Article
Eyes convey important information about the external and internal worlds of animals. Individuals can follow the gaze of others to learn about the location of salient objects as well as assess eye qualities to evaluate the health, age or other internal states of conspecifics. Because of the increasing prevalence of artificial lighting at night (ALAN), urbanized individuals can potentially garner information from conspecific eyes under both daylight and ALAN. We tested this possibility using a visual modeling approach in which we estimated the maximum distance at which individuals could detect conspecific eyes under daylight and high levels of ALAN. We also estimated the minimum light level at which individuals could detect conspecific eyes. Great-tailed grackles (Quiscalus mexicanus) were used as our study species because they are highly social and are unusual among birds in that they regularly gather at nocturnal roosts in areas with high levels of ALAN. This visual modelling approach revealed that grackles can detect conspecific eyes under both daylight and ALAN, regardless of iris coloration. The grackles could detect conspecific eyes at farther distances in daylight compared to ALAN. Our results highlight the potential importance of lighting conditions in shaping social interactions.
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Homogeneously depigmented sclerae have long been proposed to be uniquely human - an adaptation to enable cooperative behaviour by facilitating interpersonal coordination through gaze following. However, recent evidence has shown that deeply pigmented sclerae also afford gaze following if surrounding a bright iris. Furthermore, while current scleral depigmentation is clearly adaptive in modern humans, it is less clear how the evolutionarily intermediate stages of scleral pigmentation may have been adaptive. In sum, it is unclear why scleral depigmentation became the norm in humans, while not so in sister species like chimpanzees, or why some extant species (presumably as our ancestors did at some point) display intermediate degrees of pigmentation. We created realistic facial images of 20 individually distinct hominins with diverse facial morphologies, each face in the (i) humanlike bright sclera and (ii) generalised apelike dark sclera version. Participants in two online studies rated the bright-sclera hominins as younger, healthier, more attractive and trustworthy, but less aggressive than the dark-sclera hominins. Our results support the idea that the perceptual affordances of more depigmented sclerae increased perceived traits that fostered trust, increasing fitness for those individuals and resulting in depigmentation as a fixed trait in extant humans.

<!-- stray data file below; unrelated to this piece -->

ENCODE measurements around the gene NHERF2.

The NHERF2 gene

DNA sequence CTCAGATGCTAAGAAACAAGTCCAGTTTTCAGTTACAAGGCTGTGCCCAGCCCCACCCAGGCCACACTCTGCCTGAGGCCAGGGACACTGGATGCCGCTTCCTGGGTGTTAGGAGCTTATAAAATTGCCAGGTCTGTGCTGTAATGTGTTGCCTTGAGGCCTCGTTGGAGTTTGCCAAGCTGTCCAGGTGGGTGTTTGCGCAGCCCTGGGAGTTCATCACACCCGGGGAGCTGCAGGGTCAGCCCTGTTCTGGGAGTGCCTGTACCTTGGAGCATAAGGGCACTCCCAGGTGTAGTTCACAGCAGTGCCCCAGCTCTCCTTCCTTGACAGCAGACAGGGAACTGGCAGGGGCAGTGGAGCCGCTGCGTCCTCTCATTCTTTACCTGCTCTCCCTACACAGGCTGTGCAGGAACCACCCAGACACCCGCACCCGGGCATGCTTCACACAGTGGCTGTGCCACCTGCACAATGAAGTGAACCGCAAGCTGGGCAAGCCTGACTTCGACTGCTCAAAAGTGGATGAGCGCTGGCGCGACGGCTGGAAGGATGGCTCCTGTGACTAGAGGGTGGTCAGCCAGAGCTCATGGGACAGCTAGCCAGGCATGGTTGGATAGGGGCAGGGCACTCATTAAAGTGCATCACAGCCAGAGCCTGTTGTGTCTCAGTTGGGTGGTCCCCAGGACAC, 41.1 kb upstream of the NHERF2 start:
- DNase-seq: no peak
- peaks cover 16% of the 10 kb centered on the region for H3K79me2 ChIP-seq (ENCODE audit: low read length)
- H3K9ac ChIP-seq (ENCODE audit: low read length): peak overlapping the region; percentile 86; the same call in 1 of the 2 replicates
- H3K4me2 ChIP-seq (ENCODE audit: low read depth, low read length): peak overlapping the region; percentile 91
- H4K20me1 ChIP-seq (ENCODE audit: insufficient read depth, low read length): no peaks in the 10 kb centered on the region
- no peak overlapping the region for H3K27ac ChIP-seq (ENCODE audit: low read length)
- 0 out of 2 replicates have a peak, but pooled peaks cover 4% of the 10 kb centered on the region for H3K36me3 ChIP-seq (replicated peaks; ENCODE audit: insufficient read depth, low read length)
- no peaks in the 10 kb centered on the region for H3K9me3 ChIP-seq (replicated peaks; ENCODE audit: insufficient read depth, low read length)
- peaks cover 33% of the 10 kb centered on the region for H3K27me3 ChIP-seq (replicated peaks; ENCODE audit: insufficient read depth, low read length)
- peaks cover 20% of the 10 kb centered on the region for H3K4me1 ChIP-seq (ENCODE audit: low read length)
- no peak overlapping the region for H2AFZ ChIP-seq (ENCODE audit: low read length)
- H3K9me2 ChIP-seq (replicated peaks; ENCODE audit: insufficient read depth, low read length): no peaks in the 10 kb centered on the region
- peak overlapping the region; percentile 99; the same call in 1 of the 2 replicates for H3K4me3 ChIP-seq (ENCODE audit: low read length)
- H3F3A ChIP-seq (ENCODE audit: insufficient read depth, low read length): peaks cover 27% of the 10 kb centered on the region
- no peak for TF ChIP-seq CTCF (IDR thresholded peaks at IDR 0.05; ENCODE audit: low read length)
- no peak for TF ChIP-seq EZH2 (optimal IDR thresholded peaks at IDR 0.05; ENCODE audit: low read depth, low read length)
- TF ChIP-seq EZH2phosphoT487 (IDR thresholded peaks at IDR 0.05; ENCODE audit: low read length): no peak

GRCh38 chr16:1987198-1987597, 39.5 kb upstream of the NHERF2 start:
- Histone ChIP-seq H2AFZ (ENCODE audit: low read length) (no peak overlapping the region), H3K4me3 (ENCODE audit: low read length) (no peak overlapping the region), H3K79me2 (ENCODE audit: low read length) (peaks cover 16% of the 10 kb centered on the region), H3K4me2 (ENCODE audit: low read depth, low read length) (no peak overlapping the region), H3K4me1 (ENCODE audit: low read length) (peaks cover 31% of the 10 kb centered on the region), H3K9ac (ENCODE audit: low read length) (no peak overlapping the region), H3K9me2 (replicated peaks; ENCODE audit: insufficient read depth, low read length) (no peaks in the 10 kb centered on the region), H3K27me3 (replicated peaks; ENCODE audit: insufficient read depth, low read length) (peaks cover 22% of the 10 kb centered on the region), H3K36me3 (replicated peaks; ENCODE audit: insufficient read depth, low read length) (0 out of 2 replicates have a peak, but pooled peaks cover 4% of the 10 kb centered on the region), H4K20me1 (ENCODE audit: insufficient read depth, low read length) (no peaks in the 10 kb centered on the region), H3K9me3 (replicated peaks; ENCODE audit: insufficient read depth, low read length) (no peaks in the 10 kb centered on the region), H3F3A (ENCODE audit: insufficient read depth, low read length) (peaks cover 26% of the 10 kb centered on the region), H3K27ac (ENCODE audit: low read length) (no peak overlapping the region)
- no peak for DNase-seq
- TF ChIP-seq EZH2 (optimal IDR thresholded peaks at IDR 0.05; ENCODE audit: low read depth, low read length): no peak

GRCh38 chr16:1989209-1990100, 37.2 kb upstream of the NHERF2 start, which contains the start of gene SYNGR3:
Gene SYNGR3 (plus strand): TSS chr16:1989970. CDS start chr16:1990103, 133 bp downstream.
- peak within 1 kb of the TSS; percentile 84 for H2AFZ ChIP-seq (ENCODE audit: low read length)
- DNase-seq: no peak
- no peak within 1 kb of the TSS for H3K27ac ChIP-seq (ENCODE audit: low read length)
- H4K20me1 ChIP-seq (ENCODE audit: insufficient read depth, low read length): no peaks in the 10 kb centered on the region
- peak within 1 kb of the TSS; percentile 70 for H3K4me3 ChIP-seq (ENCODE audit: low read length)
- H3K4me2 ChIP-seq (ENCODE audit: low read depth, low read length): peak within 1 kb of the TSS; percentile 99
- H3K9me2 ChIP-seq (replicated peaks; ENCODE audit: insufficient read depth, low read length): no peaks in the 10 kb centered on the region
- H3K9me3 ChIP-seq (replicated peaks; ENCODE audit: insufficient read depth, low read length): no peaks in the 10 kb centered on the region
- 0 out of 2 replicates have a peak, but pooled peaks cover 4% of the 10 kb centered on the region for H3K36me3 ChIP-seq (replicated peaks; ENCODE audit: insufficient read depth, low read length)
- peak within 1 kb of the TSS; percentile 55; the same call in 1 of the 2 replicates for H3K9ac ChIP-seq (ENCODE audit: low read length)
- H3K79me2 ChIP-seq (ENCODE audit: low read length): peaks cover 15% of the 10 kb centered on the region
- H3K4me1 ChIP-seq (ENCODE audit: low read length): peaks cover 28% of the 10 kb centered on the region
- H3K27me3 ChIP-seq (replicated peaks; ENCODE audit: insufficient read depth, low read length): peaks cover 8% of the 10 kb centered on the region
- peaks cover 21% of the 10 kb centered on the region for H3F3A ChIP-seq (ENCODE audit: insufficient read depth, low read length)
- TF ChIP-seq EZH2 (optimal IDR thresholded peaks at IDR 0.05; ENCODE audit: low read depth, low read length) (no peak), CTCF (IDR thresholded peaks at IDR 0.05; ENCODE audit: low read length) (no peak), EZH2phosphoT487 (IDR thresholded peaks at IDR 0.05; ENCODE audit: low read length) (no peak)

Article
The cooperative eye hypothesis posits that human eye morphology evolved to facilitate cooperation. Although it is known that young children prefer stimuli with eyes that contain white sclera, it is unknown whether white sclera influences children’s perception of a partner’s cooperativeness specifically. In the current studies, we used an online methodology to present 5-year-old children with moving three-dimensional face models in which facial morphology was manipulated. Children found “alien” faces with human eyes more cooperative than faces with dark sclera (Study 2) but not faces with enlarged irises (Study 1). For more human-like faces (Study 3), children found human eyes more cooperative than either enlarged irises or dark sclera and found faces with enlarged irises cuter (but not more cooperative) than eyes with dark sclera. Together, these results provide strong support for the cooperative eye hypothesis.